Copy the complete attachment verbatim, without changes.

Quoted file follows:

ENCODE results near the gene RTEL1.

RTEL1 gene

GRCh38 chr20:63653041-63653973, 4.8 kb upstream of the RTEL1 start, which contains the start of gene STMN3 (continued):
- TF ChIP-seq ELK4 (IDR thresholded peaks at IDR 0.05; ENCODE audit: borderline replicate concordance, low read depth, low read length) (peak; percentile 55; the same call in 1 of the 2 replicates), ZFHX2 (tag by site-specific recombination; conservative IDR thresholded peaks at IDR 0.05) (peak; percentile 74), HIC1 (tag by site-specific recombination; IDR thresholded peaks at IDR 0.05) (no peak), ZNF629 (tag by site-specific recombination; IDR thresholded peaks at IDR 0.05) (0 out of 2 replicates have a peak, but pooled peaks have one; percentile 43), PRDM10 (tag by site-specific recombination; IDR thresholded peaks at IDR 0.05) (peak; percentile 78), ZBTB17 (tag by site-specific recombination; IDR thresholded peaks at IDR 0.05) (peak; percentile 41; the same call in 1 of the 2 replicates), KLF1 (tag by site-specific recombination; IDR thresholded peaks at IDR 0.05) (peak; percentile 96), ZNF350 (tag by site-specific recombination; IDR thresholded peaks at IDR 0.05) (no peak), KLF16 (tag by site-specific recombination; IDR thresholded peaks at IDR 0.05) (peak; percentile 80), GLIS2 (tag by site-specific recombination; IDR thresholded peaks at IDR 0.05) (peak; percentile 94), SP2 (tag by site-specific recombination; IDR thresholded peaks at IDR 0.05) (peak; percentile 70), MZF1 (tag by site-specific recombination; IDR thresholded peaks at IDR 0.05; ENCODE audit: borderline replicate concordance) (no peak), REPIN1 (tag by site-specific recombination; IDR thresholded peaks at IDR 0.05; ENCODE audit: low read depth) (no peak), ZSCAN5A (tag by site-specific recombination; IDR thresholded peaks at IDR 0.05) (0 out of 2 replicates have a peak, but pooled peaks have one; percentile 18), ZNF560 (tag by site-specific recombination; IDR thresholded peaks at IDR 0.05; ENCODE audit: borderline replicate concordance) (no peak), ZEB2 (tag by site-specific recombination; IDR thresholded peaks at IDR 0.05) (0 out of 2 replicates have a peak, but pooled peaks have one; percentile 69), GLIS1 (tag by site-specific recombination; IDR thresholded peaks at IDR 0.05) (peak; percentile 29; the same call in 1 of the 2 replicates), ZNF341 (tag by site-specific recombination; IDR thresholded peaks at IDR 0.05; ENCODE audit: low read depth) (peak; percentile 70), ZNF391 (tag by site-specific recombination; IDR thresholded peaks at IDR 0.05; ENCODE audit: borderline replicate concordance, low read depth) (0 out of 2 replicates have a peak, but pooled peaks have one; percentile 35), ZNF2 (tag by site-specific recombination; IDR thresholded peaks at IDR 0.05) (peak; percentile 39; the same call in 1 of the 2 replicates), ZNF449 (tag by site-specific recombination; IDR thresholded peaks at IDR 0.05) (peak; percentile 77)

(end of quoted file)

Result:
ENCODE results near the gene RTEL1.

RTEL1 gene

GRCh38 chr20:63653041-63653973, 4.8 kb upstream of the RTEL1 start, which contains the start of gene STMN3 (continued):
- TF ChIP-seq ELK4 (IDR thresholded peaks at IDR 0.05; ENCODE audit: borderline replicate concordance, low read depth, low read length) (peak; percentile 55; the same call in 1 of the 2 replicates), ZFHX2 (tag by site-specific recombination; conservative IDR thresholded peaks at IDR 0.05) (peak; percentile 74), HIC1 (tag by site-specific recombination; IDR thresholded peaks at IDR 0.05) (no peak), ZNF629 (tag by site-specific recombination; IDR thresholded peaks at IDR 0.05) (0 out of 2 replicates have a peak, but pooled peaks have one; percentile 43), PRDM10 (tag by site-specific recombination; IDR thresholded peaks at IDR 0.05) (peak; percentile 78), ZBTB17 (tag by site-specific recombination; IDR thresholded peaks at IDR 0.05) (peak; percentile 41; the same call in 1 of the 2 replicates), KLF1 (tag by site-specific recombination; IDR thresholded peaks at IDR 0.05) (peak; percentile 96), ZNF350 (tag by site-specific recombination; IDR thresholded peaks at IDR 0.05) (no peak), KLF16 (tag by site-specific recombination; IDR thresholded peaks at IDR 0.05) (peak; percentile 80), GLIS2 (tag by site-specific recombination; IDR thresholded peaks at IDR 0.05) (peak; percentile 94), SP2 (tag by site-specific recombination; IDR thresholded peaks at IDR 0.05) (peak; percentile 70), MZF1 (tag by site-specific recombination; IDR thresholded peaks at IDR 0.05; ENCODE audit: borderline replicate concordance) (no peak), REPIN1 (tag by site-specific recombination; IDR thresholded peaks at IDR 0.05; ENCODE audit: low read depth) (no peak), ZSCAN5A (tag by site-specific recombination; IDR thresholded peaks at IDR 0.05) (0 out of 2 replicates have a peak, but pooled peaks have one; percentile 18), ZNF560 (tag by site-specific recombination; IDR thresholded peaks at IDR 0.05; ENCODE audit: borderline replicate concordance) (no peak), ZEB2 (tag by site-specific recombination; IDR thresholded peaks at IDR 0.05) (0 out of 2 replicates have a peak, but pooled peaks have one; percentile 69), GLIS1 (tag by site-specific recombination; IDR thresholded peaks at IDR 0.05) (peak; percentile 29; the same call in 1 of the 2 replicates), ZNF341 (tag by site-specific recombination; IDR thresholded peaks at IDR 0.05; ENCODE audit: low read depth) (peak; percentile 70), ZNF391 (tag by site-specific recombination; IDR thresholded peaks at IDR 0.05; ENCODE audit: borderline replicate concordance, low read depth) (0 out of 2 replicates have a peak, but pooled peaks have one; percentile 35), ZNF2 (tag by site-specific recombination; IDR thresholded peaks at IDR 0.05) (peak; percentile 39; the same call in 1 of the 2 replicates), ZNF449 (tag by site-specific recombination; IDR thresholded peaks at IDR 0.05) (peak; percentile 77)